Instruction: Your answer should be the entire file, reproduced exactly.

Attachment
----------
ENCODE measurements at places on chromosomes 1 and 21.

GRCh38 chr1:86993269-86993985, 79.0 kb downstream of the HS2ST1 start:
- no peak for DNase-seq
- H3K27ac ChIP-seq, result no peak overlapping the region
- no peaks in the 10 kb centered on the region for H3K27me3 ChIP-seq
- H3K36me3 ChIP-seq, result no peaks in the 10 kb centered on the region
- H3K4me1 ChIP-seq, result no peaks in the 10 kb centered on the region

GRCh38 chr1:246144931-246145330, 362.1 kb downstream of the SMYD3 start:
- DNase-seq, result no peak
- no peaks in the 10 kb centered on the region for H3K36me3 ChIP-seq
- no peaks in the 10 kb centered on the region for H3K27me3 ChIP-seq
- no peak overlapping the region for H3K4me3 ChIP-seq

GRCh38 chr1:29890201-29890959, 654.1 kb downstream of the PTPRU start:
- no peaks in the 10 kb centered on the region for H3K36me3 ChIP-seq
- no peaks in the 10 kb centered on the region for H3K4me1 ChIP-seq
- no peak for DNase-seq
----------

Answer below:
ENCODE measurements at places on chromosomes 1 and 21.

GRCh38 chr1:86993269-86993985, 79.0 kb downstream of the HS2ST1 start:
- no peak for DNase-seq
- H3K27ac ChIP-seq, result no peak overlapping the region
- no peaks in the 10 kb centered on the region for H3K27me3 ChIP-seq
- H3K36me3 ChIP-seq, result no peaks in the 10 kb centered on the region
- H3K4me1 ChIP-seq, result no peaks in the 10 kb centered on the region

GRCh38 chr1:246144931-246145330, 362.1 kb downstream of the SMYD3 start:
- DNase-seq, result no peak
- no peaks in the 10 kb centered on the region for H3K36me3 ChIP-seq
- no peaks in the 10 kb centered on the region for H3K27me3 ChIP-seq
- no peak overlapping the region for H3K4me3 ChIP-seq

GRCh38 chr1:29890201-29890959, 654.1 kb downstream of the PTPRU start:
- no peaks in the 10 kb centered on the region for H3K36me3 ChIP-seq
- no peaks in the 10 kb centered on the region for H3K4me1 ChIP-seq
- no peak for DNase-seq